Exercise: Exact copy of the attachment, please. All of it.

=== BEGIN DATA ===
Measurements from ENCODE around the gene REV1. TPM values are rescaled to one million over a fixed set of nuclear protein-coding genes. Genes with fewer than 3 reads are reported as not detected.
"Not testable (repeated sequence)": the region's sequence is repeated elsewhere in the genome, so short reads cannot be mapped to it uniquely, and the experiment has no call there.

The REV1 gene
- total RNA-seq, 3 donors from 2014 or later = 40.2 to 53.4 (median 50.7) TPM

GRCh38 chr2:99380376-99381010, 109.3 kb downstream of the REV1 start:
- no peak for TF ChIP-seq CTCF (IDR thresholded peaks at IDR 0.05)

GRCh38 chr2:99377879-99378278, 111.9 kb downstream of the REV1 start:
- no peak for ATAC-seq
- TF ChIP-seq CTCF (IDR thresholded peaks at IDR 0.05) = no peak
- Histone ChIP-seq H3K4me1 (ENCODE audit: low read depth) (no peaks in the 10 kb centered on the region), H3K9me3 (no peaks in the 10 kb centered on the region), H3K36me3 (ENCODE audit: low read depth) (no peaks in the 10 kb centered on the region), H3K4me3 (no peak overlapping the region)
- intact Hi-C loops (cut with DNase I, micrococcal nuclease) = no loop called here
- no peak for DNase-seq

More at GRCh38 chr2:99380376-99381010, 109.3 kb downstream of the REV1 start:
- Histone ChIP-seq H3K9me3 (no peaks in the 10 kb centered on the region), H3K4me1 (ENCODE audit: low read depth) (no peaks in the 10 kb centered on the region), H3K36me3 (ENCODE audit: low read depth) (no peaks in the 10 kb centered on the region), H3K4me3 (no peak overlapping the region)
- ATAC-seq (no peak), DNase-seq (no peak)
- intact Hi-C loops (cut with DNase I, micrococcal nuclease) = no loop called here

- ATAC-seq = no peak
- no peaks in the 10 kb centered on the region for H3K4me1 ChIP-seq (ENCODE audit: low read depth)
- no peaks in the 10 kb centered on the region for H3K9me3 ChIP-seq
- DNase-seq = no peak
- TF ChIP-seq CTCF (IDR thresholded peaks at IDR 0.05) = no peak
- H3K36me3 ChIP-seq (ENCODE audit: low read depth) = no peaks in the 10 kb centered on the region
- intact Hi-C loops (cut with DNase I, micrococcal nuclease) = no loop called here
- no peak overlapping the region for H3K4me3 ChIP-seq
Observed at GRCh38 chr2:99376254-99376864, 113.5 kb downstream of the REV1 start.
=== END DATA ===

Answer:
Measurements from ENCODE around the gene REV1. TPM values are rescaled to one million over a fixed set of nuclear protein-coding genes. Genes with fewer than 3 reads are reported as not detected.
"Not testable (repeated sequence)": the region's sequence is repeated elsewhere in the genome, so short reads cannot be mapped to it uniquely, and the experiment has no call there.

The REV1 gene
- total RNA-seq, 3 donors from 2014 or later = 40.2 to 53.4 (median 50.7) TPM

GRCh38 chr2:99380376-99381010, 109.3 kb downstream of the REV1 start:
- no peak for TF ChIP-seq CTCF (IDR thresholded peaks at IDR 0.05)

GRCh38 chr2:99377879-99378278, 111.9 kb downstream of the REV1 start:
- no peak for ATAC-seq
- TF ChIP-seq CTCF (IDR thresholded peaks at IDR 0.05) = no peak
- Histone ChIP-seq H3K4me1 (ENCODE audit: low read depth) (no peaks in the 10 kb centered on the region), H3K9me3 (no peaks in the 10 kb centered on the region), H3K36me3 (ENCODE audit: low read depth) (no peaks in the 10 kb centered on the region), H3K4me3 (no peak overlapping the region)
- intact Hi-C loops (cut with DNase I, micrococcal nuclease) = no loop called here
- no peak for DNase-seq

More at GRCh38 chr2:99380376-99381010, 109.3 kb downstream of the REV1 start:
- Histone ChIP-seq H3K9me3 (no peaks in the 10 kb centered on the region), H3K4me1 (ENCODE audit: low read depth) (no peaks in the 10 kb centered on the region), H3K36me3 (ENCODE audit: low read depth) (no peaks in the 10 kb centered on the region), H3K4me3 (no peak overlapping the region)
- ATAC-seq (no peak), DNase-seq (no peak)
- intact Hi-C loops (cut with DNase I, micrococcal nuclease) = no loop called here

- ATAC-seq = no peak
- no peaks in the 10 kb centered on the region for H3K4me1 ChIP-seq (ENCODE audit: low read depth)
- no peaks in the 10 kb centered on the region for H3K9me3 ChIP-seq
- DNase-seq = no peak
- TF ChIP-seq CTCF (IDR thresholded peaks at IDR 0.05) = no peak
- H3K36me3 ChIP-seq (ENCODE audit: low read depth) = no peaks in the 10 kb centered on the region
- intact Hi-C loops (cut with DNase I, micrococcal nuclease) = no loop called here
- no peak overlapping the region for H3K4me3 ChIP-seq
Observed at GRCh38 chr2:99376254-99376864, 113.5 kb downstream of the REV1 start.